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Disgraced Jags WR Justin Blackmon can be great again

Eric Adelson
Yahoo Sports

Last year, all of Oklahoma was captivated by a special friendship between a sick little girl and a towering football player.

Olivia Hamilton was diagnosed with leukemia at age 8 and underwent 108 weeks of chemotherapy. She came to a Coaches vs. Cancer event at Oklahoma State's basketball arena and met a star athlete.

It was Justin Blackmon.

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Justin Blackmon's 2013 season lasted only four games. (USA TODAY Sports)

The two became close. Blackmon visited Olivia several times in the hospital and wore a pink wristband she gave him in his Cowboys games. The bond became a national story, an inspiring story, and Olivia finished her treatment.

Now it's Blackmon who needs help.

Last June, he was charged with his second DUI. He blew a 0.24 in a breathalyzer test – three times the legal limit. It was a shocking turn in the story of a quiet player who most fans only knew for his incredible talent and his soft touch with a cancer-stricken girl.

Blackmon played his rookie season in the NFL with the Jacksonville Jaguars and then was suspended four games for a violation of the league's substance abuse policy. He came back to the team and played very well, only to be suspended again Friday, this time indefinitely, for another violation of the league's substance abuse policy. He won't be allowed to apply for reinstatement until next summer. Blackmon is in serious trouble, in his career and in his life.

Aside from the selfish reaction of those who wonder what this means for their fantasy team, there's widespread outcry. How could anyone throw all this talent away? How could a millionaire adult playing a game risk it all for a fix or a high or a buzz?

Those aren't the right questions to ask. No "spoiled athlete" would cavalierly endanger his dream like this. Blackmon is set to lose about $3 million in salary and up to $10 million if he's cut. He knows this. He knows he was down to his last chance earlier this year. He was asked in May if he believed he was at a "crossroads moment" and he said, "I do."

It's clear that Blackmon is facing a monster he can't corral on his own. Far from being "diva behavior," this is someone who isn't strong enough to overpower his own demons. He needs professional help that goes well beyond the support of his head coach, Gus Bradley, and the Jaguars' general manager, David Caldwell. His life is now a tragedy in slow motion, and he's been fortunate to avoid doing greater harm to himself or others. We all worry that the next news story involving Blackmon will be frightening rather than disappointing.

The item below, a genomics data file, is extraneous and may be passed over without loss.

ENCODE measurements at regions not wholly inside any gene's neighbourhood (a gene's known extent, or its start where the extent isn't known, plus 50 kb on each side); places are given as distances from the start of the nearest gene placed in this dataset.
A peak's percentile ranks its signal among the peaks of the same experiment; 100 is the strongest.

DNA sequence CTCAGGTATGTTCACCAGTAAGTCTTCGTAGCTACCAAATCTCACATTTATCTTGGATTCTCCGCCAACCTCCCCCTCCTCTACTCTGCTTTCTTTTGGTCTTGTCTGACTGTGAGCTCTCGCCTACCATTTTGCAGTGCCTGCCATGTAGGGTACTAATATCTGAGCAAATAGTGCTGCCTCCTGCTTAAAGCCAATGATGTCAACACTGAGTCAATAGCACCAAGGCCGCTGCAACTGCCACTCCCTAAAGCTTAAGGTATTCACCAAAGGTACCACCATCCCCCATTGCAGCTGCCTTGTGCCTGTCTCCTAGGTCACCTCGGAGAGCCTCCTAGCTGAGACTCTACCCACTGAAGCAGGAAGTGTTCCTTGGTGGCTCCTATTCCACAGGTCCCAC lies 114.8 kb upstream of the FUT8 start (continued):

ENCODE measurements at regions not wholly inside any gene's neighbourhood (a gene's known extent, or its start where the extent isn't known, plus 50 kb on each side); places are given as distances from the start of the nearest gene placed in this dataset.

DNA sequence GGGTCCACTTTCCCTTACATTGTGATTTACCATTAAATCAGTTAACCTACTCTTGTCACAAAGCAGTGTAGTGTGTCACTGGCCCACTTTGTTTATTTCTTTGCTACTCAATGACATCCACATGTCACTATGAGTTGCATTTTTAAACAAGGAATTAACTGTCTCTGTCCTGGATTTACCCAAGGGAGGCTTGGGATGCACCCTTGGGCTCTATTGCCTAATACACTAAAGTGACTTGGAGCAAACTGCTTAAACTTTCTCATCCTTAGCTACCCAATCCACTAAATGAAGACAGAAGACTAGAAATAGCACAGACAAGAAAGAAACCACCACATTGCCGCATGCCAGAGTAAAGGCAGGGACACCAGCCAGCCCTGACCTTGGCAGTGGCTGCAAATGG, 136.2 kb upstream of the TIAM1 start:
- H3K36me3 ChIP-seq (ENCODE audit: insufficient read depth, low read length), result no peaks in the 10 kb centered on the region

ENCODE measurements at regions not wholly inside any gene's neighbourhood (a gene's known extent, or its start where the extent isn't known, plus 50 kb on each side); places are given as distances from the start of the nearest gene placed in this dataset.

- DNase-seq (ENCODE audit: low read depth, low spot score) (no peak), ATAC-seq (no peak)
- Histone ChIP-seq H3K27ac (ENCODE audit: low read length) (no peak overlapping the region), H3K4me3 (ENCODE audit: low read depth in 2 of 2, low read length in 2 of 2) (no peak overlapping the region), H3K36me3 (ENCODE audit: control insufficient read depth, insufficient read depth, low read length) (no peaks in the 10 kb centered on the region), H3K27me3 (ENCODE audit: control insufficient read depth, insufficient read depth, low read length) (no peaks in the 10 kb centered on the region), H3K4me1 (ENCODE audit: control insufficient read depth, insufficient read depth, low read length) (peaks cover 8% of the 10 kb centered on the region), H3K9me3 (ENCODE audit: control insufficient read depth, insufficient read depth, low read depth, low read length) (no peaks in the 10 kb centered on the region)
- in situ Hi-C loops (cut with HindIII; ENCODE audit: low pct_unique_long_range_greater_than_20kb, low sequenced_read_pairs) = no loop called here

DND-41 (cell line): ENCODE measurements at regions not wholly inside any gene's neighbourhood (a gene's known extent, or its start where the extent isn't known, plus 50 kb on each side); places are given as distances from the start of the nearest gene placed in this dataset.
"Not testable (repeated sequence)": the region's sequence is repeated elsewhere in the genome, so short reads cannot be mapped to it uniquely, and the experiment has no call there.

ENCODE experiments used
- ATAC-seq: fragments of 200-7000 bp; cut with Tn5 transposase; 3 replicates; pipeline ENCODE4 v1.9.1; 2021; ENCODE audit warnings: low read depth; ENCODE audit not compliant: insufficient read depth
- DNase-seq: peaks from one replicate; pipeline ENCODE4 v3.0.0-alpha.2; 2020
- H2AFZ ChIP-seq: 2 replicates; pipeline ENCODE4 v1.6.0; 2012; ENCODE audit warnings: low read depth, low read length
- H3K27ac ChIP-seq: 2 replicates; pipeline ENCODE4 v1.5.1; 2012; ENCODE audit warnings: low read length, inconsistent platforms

Put simply and starkly, he's lost control.

The best and only way for him to regain that control is to find an environment where he can search for answers and insight without the fear and shame that come with discussing your private life with your bosses.

"His suspension will provide him the opportunity to receive the attention and professional treatment necessary to overcome his challenges," Caldwell said Friday, "and we will support him during this time."

Overcoming those challenges isn't just ridding himself of whatever substance he's using; it's acquiring an awareness of what's leading him back to those things. Everyone knows the symptom; what's the cause?

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Justin Blackmon said he was at a crossroads back in May. (AP)

When he was asked in May if he felt he had a drinking or substance abuse problem, Blackmon said, "No, I would say I don't." Whether Blackmon was being dismissive or oblivious doesn't matter now. He does have a problem, and it's beyond career-threatening. It's something that's affecting him to his core, and emerging in the form of terrible choices. One person within the Jaguars organization says Blackmon was making very good progress, so the effort to get better is there. But sometimes the individual effort we laud in athletes is not enough to solve a personal problem. Sometimes no amount of work is enough without the right kind of assistance.

When college basketball coach Larry Eustachy was photographed drinking with co-eds after a game at Missouri, he reached out to a therapist named Jimmy Stewart and heard something he'd never forget.

"He just told me, 'You just don't have enough tools in the toolbox to deal with your alcoholism.'" Eustachy recalls. "I had no clue what he was talking about. But that was probably the most powerful thing I've heard since I've been in recovery."

Blackmon doesn't have the tools, either. Someone has to help him find them.

What fans can do is remember the person who helped little Olivia. The real Justin Blackmon is likely that one, who opened himself up to a scared girl in her time of need. A truly careless, selfish person wouldn't have done that.

Olivia told TV cameras that she cared about Justin Blackmon, and that she loved him. He needs to hear those words again now, and know they aren't for a football player with a famous name, but for a human being with a real heart.

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